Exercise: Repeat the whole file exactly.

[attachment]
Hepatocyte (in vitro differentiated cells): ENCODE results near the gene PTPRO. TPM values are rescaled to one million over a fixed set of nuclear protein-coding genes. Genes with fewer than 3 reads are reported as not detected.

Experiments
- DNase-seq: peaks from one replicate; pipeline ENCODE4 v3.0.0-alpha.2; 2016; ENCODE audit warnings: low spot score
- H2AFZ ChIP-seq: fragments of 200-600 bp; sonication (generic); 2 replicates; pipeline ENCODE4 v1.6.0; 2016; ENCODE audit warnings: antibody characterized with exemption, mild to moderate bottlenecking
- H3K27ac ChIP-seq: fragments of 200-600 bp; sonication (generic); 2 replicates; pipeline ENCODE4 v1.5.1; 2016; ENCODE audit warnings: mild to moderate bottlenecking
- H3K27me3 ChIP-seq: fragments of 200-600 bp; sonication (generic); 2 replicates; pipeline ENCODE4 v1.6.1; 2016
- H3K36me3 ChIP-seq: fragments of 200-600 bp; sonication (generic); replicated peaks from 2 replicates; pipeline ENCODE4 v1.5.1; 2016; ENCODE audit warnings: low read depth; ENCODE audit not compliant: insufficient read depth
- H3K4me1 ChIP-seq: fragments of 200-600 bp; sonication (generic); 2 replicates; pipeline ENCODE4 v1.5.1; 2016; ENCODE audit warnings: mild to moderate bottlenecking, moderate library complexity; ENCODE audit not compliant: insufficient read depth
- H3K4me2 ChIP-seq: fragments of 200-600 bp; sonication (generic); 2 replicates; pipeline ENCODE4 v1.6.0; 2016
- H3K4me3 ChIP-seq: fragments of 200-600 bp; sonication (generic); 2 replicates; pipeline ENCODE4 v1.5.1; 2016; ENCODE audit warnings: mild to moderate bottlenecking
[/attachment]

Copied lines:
Hepatocyte (in vitro differentiated cells): ENCODE results near the gene PTPRO. TPM values are rescaled to one million over a fixed set of nuclear protein-coding genes. Genes with fewer than 3 reads are reported as not detected.

Experiments
- DNase-seq: peaks from one replicate; pipeline ENCODE4 v3.0.0-alpha.2; 2016; ENCODE audit warnings: low spot score
- H2AFZ ChIP-seq: fragments of 200-600 bp; sonication (generic); 2 replicates; pipeline ENCODE4 v1.6.0; 2016; ENCODE audit warnings: antibody characterized with exemption, mild to moderate bottlenecking
- H3K27ac ChIP-seq: fragments of 200-600 bp; sonication (generic); 2 replicates; pipeline ENCODE4 v1.5.1; 2016; ENCODE audit warnings: mild to moderate bottlenecking
- H3K27me3 ChIP-seq: fragments of 200-600 bp; sonication (generic); 2 replicates; pipeline ENCODE4 v1.6.1; 2016
- H3K36me3 ChIP-seq: fragments of 200-600 bp; sonication (generic); replicated peaks from 2 replicates; pipeline ENCODE4 v1.5.1; 2016; ENCODE audit warnings: low read depth; ENCODE audit not compliant: insufficient read depth
- H3K4me1 ChIP-seq: fragments of 200-600 bp; sonication (generic); 2 replicates; pipeline ENCODE4 v1.5.1; 2016; ENCODE audit warnings: mild to moderate bottlenecking, moderate library complexity; ENCODE audit not compliant: insufficient read depth
- H3K4me2 ChIP-seq: fragments of 200-600 bp; sonication (generic); 2 replicates; pipeline ENCODE4 v1.6.0; 2016
- H3K4me3 ChIP-seq: fragments of 200-600 bp; sonication (generic); 2 replicates; pipeline ENCODE4 v1.5.1; 2016; ENCODE audit warnings: mild to moderate bottlenecking